It took Roberts Erlebach and her husband Josh about six months to save up enough hours to pay for their wedding. She did everything from burning compact discs to house painting to earn hours, while her husband did mostly handyman work.
“I went with him one time when he was fixing an elderly lady’s steps and I just sat and talked with her the whole time, it was like she was so lonely and just really needed some companionship at the same time,” Roberts Erlebach said. “Another nice thing about the Hour Exchange is that it makes it easier for people to ask for help, because you’re actually paying for that help with the time dollars you have earned.”
Ed Collom, associate professor of sociology at the University of Southern Maine, has researched complementary currencies and time banks like the Hour Exchange. Collom's desk is surrounded by books and stacks of papers. There is a Rage Against the Machine poster tacked on the wall behind him.
“A lot of the informal support networking of communities that was around for a long time is really disintegrating, there is less trust, and fewer people actually know their neighbors,” Collom said. “In flexible global capitalism, people are much more likely to move in search of work than in the past, so they are just less rooted in their communities.”
According to the surveys that Collom has done with Hour Exchange members, people join for all sorts of reasons. Some join out of a need to get services that they cannot afford, others have political motivations, but the majority of people join because they just want to meet people in their community and build what Collom calls “social capital.”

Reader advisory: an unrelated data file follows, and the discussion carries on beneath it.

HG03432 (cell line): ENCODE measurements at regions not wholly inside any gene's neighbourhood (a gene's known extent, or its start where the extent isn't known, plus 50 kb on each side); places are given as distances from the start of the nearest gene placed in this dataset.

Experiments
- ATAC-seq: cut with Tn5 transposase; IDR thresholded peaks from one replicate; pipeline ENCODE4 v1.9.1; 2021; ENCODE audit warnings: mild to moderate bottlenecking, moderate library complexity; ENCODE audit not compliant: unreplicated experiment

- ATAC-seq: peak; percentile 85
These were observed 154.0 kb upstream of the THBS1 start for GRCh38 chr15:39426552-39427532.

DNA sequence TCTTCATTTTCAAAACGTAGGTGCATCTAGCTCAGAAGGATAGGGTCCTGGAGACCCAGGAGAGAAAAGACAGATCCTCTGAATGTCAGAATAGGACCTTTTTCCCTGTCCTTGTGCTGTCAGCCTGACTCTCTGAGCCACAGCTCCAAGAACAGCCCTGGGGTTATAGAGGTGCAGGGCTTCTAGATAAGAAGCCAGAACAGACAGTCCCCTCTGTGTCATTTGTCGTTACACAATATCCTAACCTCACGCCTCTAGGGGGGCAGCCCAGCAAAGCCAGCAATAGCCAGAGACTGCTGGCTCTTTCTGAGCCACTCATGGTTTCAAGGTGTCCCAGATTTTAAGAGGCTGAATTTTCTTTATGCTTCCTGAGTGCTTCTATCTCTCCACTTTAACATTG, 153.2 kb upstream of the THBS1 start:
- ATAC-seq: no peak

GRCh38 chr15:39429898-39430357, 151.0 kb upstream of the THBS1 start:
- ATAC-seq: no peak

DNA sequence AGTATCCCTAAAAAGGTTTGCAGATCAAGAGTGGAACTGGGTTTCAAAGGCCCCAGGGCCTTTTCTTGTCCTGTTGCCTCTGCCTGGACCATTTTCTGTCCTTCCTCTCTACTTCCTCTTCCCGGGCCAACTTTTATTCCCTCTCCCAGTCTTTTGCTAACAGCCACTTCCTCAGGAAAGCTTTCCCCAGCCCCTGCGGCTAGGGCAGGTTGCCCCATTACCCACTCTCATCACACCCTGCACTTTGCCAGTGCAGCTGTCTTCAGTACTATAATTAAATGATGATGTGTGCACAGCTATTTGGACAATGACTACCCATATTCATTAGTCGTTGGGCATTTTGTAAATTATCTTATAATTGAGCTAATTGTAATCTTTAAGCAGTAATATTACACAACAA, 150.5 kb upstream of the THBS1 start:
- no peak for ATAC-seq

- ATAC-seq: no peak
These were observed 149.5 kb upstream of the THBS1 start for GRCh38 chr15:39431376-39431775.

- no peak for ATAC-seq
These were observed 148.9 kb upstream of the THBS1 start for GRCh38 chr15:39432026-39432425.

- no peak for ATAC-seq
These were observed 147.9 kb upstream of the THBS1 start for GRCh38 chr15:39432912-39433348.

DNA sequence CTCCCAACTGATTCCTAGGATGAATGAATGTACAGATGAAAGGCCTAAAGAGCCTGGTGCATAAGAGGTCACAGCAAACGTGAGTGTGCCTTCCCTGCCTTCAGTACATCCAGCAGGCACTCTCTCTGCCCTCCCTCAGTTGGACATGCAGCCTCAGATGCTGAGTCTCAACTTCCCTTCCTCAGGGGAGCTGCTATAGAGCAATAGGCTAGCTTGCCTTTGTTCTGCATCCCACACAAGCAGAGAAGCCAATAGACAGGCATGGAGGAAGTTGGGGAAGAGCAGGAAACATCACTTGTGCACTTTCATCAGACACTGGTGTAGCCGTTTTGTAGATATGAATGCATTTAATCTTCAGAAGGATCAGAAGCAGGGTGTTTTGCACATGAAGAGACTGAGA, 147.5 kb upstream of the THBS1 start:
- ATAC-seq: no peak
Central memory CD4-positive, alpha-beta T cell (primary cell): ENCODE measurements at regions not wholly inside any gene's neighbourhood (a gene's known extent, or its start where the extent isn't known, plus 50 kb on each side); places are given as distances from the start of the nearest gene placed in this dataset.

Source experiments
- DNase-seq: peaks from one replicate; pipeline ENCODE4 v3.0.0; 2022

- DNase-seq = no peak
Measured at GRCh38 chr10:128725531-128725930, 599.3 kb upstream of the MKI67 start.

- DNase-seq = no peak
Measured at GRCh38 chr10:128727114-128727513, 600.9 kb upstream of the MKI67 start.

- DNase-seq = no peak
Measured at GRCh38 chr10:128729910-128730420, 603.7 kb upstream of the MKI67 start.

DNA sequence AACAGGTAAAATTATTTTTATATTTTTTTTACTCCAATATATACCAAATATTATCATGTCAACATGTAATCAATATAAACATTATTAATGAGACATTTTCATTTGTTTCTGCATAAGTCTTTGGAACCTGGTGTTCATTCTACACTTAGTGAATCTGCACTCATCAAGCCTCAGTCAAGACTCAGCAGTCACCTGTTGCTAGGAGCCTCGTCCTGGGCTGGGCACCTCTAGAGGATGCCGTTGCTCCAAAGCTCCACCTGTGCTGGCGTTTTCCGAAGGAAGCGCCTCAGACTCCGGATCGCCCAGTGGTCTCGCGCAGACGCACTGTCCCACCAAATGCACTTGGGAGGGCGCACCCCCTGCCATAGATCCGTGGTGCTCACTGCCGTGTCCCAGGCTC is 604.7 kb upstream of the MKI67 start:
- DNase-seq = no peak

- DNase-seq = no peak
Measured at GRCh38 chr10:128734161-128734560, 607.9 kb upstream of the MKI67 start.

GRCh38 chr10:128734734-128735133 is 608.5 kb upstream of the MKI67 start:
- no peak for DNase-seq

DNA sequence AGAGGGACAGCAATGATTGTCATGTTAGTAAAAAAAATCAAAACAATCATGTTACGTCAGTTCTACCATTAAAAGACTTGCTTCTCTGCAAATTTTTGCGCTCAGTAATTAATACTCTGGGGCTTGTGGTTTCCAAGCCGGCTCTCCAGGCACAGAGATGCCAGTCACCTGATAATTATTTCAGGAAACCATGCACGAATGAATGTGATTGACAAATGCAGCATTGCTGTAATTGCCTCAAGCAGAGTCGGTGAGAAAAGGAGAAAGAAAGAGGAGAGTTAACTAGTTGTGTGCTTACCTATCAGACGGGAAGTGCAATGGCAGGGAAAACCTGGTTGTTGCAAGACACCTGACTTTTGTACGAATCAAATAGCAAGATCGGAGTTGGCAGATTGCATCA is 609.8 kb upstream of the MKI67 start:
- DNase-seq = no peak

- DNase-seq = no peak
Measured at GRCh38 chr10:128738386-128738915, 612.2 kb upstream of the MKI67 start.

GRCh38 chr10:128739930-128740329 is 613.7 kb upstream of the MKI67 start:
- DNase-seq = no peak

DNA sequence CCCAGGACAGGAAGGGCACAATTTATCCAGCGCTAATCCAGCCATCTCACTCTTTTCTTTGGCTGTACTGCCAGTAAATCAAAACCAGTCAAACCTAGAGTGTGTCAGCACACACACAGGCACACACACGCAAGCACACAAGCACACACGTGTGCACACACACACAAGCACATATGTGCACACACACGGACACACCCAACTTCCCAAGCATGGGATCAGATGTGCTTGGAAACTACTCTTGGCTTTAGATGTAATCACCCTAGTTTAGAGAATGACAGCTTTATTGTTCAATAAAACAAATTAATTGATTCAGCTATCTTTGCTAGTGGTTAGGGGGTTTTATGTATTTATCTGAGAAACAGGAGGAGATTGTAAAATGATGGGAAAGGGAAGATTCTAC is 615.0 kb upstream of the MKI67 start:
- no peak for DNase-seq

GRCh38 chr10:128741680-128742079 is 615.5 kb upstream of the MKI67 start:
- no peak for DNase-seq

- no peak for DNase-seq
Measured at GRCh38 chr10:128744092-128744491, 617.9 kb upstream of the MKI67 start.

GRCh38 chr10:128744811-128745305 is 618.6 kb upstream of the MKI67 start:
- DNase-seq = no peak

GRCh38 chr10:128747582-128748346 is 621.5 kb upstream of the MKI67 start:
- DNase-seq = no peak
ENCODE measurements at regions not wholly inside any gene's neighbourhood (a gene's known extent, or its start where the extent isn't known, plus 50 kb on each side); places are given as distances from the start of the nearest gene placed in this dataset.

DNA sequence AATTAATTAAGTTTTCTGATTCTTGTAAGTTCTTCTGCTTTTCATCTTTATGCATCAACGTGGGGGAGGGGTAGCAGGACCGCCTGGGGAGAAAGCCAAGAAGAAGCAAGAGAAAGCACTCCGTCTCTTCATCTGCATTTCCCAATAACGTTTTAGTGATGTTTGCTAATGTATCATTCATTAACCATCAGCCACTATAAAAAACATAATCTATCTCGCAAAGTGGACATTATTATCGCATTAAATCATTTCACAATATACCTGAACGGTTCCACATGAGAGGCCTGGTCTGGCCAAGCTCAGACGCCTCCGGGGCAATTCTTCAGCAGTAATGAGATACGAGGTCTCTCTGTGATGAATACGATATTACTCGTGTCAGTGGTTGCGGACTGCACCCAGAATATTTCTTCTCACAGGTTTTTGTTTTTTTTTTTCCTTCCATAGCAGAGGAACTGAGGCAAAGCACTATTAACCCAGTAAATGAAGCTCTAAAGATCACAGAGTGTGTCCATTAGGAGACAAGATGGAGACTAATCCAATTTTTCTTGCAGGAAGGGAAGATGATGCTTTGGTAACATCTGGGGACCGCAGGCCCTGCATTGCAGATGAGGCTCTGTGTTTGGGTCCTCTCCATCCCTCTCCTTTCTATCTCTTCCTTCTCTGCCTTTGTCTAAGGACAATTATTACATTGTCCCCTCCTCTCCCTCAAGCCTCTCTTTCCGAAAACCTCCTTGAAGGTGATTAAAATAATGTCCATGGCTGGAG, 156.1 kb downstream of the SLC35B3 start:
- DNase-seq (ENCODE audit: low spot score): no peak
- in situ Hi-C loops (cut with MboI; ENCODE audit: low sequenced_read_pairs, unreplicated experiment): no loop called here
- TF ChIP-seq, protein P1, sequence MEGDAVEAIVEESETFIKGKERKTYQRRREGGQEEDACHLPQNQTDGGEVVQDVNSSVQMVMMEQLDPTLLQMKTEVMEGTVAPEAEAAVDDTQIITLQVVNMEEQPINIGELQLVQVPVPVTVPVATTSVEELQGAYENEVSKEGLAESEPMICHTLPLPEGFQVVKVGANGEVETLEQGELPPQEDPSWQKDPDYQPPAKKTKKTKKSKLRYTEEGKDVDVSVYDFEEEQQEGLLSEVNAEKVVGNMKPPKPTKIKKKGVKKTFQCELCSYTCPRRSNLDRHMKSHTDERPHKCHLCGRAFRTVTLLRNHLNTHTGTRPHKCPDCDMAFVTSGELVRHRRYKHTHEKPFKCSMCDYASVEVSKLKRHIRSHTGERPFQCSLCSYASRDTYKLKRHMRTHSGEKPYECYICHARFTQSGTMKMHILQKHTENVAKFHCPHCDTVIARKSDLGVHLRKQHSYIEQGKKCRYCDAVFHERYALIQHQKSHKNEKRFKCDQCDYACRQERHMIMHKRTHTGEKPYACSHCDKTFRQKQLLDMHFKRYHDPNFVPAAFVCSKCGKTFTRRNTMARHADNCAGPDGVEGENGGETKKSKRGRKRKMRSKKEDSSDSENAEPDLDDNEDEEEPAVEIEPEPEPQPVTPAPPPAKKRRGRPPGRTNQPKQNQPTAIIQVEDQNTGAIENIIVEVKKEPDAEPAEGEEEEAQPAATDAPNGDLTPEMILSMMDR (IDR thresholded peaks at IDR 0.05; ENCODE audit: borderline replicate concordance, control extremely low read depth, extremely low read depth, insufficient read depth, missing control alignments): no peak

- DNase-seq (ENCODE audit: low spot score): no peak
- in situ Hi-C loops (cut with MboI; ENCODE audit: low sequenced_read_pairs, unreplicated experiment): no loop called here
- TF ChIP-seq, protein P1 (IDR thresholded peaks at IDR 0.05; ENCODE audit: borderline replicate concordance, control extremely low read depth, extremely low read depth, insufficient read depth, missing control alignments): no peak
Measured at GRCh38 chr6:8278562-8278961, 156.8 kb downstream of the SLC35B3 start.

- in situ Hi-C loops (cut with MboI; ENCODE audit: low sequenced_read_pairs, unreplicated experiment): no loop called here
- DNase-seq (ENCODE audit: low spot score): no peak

“It takes economic transactions and makes them more personable, instead of walking into a nameless, faceless store and throwing some money down on the counter and walking out, you are actually interacting with a person, so it is more meaningful,” he said.
Monique Bidwell is a cook by day and the lead singer for local funk/soul group Murray’s Rule by night. She is also a nine-year member of the Hour Exchange and proud mother of Eleanor, the first “time-dollar baby.”
“In 2003 my daughter was born and when I had her my midwives were accepting time dollars, so Eleanor has the distinction of being the first time-dollar baby,” Bidwell said, sitting outside the North Star Cafe on Munjoy Hill, where she had played a gig the night before. “Right now we’re brainstorming things she can be doing to earn time dollars. She is a great little artist and storyteller. I think the day that the first time-dollar baby earns a time dollar is going to be really exciting, perfect-circle type of thing.”
Bidwell also paid for many of the services at her wedding with time dollars, including the DJ, bartender and even the notary. And when the Bidwell family bought a house last year, they had an energy audit and weatherization done through the hour exchange.
“That would have cost us like $300 anywhere else and we got it for two time dollars,” she said.
Bidwell earns her time dollars primarily by playing gigs at events and cooking for people. But she has done everything from child care to laying floor tiles.
“For a lot of people I think the reason they join is actually to use the skills that they have that they are not using to make money," she said. "It’s a way for people to use their different talents and to be a appreciated for them.”